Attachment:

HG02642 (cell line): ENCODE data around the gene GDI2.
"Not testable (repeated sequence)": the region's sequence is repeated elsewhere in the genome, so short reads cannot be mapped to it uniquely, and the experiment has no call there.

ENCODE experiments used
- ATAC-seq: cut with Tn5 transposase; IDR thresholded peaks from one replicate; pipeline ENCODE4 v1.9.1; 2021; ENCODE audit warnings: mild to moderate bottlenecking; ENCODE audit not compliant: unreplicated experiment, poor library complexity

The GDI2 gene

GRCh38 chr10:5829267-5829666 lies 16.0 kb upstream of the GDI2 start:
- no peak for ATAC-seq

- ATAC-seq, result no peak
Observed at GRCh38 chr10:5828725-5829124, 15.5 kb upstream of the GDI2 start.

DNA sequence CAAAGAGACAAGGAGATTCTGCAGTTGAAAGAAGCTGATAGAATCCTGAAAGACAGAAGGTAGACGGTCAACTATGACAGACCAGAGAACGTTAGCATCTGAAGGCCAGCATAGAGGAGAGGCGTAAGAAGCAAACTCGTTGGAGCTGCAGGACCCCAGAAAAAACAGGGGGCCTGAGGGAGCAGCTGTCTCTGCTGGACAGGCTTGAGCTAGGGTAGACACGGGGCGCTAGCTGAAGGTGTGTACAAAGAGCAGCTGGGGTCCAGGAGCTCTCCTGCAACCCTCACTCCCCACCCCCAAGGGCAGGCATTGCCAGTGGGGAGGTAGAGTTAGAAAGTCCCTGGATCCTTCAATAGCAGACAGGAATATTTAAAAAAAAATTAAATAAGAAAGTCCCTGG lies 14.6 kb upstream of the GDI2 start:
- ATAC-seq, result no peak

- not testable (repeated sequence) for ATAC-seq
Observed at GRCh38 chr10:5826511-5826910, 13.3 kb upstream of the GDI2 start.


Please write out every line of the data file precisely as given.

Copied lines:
HG02642 (cell line): ENCODE data around the gene GDI2.
"Not testable (repeated sequence)": the region's sequence is repeated elsewhere in the genome, so short reads cannot be mapped to it uniquely, and the experiment has no call there.

ENCODE experiments used
- ATAC-seq: cut with Tn5 transposase; IDR thresholded peaks from one replicate; pipeline ENCODE4 v1.9.1; 2021; ENCODE audit warnings: mild to moderate bottlenecking; ENCODE audit not compliant: unreplicated experiment, poor library complexity

The GDI2 gene

GRCh38 chr10:5829267-5829666 lies 16.0 kb upstream of the GDI2 start:
- no peak for ATAC-seq

- ATAC-seq, result no peak
Observed at GRCh38 chr10:5828725-5829124, 15.5 kb upstream of the GDI2 start.

DNA sequence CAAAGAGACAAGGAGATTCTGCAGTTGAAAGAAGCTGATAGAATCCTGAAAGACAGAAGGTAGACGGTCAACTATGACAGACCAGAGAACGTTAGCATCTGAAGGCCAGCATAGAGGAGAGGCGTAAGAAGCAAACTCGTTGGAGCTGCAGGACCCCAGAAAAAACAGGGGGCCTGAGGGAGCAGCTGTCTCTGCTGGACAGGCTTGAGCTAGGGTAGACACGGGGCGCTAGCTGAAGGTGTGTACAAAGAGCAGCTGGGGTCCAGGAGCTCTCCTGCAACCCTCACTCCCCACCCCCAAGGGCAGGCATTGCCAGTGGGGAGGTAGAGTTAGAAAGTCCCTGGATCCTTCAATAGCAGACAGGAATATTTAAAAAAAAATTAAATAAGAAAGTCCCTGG lies 14.6 kb upstream of the GDI2 start:
- ATAC-seq, result no peak

- not testable (repeated sequence) for ATAC-seq
Observed at GRCh38 chr10:5826511-5826910, 13.3 kb upstream of the GDI2 start.